After scrutineering there will be a compulsory riders briefing. Here the Clerk of Course will run through the basic rules and any special conditions which may apply to the days racing. You will then sign a form to say you have attended the briefing.
Next there will be a practice session for you to begin learning the circuit. Practice is conducted in groups, so listen to the PA announcements in the pits for your session to be called up. You will go to the Pit Gate and wait to be let onto the track. After practice, qualifying sessions will be held to determine your grid position with the fastest riders being placed at the front. For Bracket Racing, this also determines which group you will be placed in. Grid positions will be posted in the scrutineering bay and you will be expected to know your spot when you arrive at the start line.
Your races will be called up over the pit PA system, normally just as the previous race is finishing. This 3 minute warning gives time for riders to have a last minute check and get themselves to the Pit Gate in time for the start of their event. When released, proceed around to the start line and stop at your grid position, then watch the Assistant Starter holding a red flag. When the Starter thinks everyone is ready, they will point to the starting lights and leave the grid. When the red light goes out, you’re racing! But don’t be too eager, there are penalties for jumping the start.
KEEP LISTENING to the pit PA system – if the program changes you might miss your race. If you are late for your race, you will be stopped at the Pit Gate and the Marshall will radio for approval to let you go. You may miss the first lap of the race.
Who’s in Charge?
The person with the supreme control of a race meeting. The Steward is Motorcycling Australia’s representative. The Steward has the power to enforce penalties and adjudicate over the rules. It is rare for competitors to have any dealings with the Steward as the actual running of the meeting is done by the Clerk of the Course.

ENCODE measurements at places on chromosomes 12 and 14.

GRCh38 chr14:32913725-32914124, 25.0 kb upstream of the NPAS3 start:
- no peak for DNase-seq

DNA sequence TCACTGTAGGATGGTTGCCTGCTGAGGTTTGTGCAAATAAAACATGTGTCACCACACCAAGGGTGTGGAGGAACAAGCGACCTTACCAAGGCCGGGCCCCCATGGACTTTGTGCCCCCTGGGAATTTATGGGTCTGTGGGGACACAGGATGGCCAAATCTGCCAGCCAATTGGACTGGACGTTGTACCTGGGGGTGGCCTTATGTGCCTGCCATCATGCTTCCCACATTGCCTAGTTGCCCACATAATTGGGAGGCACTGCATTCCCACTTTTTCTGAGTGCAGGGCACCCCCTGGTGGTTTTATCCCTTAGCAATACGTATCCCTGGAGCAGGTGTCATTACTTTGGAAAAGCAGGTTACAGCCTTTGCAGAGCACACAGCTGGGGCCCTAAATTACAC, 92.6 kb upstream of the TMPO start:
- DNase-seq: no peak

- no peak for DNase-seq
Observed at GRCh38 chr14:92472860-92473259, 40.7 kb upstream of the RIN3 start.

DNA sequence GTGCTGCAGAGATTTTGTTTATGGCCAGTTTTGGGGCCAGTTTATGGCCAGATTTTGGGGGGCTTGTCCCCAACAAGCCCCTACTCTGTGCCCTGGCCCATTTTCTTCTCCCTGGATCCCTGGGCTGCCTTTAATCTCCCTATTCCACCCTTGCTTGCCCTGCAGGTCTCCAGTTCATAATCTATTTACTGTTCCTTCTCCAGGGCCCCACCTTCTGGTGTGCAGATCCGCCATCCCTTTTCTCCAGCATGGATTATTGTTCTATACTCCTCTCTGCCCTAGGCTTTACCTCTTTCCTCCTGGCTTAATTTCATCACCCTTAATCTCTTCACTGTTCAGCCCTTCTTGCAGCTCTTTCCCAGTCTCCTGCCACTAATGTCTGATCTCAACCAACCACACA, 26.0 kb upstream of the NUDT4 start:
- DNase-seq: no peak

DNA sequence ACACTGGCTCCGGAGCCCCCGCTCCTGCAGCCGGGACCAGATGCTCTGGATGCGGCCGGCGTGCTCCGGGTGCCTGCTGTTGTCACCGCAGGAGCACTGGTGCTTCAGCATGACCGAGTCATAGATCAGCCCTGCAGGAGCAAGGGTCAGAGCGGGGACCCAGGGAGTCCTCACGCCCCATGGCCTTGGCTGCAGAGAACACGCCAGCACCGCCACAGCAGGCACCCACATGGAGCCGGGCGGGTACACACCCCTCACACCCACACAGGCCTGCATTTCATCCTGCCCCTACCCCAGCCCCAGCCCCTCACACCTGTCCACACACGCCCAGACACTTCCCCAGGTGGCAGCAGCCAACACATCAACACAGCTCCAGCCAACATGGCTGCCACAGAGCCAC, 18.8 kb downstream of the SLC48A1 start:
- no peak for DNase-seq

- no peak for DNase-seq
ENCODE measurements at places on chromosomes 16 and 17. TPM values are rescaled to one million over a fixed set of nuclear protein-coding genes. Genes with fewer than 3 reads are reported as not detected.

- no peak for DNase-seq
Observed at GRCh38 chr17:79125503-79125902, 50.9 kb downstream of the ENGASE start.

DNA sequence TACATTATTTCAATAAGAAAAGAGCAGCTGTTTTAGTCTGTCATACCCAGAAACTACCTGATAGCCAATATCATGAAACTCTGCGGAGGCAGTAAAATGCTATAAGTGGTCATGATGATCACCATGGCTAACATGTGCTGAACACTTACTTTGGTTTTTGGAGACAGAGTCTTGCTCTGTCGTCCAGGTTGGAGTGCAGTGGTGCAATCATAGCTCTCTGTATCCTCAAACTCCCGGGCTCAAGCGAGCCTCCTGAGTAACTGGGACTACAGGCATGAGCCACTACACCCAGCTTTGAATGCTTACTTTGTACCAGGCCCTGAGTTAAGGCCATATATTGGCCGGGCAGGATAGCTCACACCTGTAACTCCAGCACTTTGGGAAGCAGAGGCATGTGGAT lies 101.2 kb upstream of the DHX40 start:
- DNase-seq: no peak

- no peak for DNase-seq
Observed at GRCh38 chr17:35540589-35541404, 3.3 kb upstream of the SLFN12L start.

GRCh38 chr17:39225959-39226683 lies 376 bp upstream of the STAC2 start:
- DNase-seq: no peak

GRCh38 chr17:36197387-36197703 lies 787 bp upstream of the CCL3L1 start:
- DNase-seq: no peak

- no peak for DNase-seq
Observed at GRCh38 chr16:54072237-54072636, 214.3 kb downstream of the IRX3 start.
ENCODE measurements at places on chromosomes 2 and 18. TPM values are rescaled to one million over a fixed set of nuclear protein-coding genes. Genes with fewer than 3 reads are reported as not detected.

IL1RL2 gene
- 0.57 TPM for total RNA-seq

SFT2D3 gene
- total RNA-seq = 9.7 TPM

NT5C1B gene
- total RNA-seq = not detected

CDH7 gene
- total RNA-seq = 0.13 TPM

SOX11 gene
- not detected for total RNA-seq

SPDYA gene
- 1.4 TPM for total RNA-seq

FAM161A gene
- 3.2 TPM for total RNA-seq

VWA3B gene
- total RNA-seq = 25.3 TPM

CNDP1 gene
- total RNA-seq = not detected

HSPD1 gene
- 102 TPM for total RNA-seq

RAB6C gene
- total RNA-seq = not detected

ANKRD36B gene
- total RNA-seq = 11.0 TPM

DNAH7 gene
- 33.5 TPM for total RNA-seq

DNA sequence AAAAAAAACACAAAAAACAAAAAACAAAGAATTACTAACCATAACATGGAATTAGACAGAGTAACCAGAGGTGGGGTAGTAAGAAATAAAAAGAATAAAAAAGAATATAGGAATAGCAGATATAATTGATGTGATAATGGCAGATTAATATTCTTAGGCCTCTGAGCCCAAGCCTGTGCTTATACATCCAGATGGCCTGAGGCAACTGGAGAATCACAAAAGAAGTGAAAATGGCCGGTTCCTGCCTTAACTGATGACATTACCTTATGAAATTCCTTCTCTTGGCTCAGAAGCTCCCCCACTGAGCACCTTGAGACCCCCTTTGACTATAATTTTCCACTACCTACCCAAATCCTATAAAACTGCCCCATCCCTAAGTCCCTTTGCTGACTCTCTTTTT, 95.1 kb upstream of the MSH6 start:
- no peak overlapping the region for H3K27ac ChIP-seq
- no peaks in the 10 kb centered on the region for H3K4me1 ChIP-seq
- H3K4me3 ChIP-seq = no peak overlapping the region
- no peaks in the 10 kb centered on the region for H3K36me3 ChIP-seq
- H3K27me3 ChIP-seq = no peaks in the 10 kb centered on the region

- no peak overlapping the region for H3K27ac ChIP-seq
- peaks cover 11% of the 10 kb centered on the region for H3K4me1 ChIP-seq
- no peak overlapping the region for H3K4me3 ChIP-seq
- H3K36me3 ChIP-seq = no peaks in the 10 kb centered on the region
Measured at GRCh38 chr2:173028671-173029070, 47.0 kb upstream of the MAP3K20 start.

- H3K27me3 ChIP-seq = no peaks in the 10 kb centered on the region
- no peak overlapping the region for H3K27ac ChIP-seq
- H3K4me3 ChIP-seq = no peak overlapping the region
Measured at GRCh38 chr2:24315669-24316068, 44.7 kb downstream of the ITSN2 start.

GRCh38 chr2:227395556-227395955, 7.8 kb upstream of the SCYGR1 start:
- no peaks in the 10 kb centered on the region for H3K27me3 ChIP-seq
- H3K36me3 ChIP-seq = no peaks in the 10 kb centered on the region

Clerk of Course
The Clerk of the Course is responsible to the Steward for the running of the meeting. The Clerk of the Course will ensure that the circuit is safe, the officials are at their posts and refer to the Steward those difficulties that cannot be resolved at a lower level. If you have any questions regarding safety, legality or the running of the races direct them to the Clerk of the Course.
The person in charge of the administrative aspects of a meeting. Matters of entries and fees, grid positions, materials and equipment should be directed here.
The Starter is responsible for the actual starting of the race as well as assessing the fairness of the start. He will decide if any riders ‘jump’ the start and inform the Clerk of the Course who will recommend any penalties. He may also declare a false start if someone is disadvantaged.
The function of the judge is to declare the order in which the competing motorcycles cross the finishing line.
Responsible for signalling race conditions and instructions to riders and providing initial safety assistance.
Ensures that the correct riders are on their appropriate row at the due time.
Responsible for determining the safety and eligibility of machines and riding gear
Want to know more? This English site provides some helpful advice about bike preparation and racing tips. It’s a useful resource to visit on those boring office days. http://biketrackdayshub.co.uk/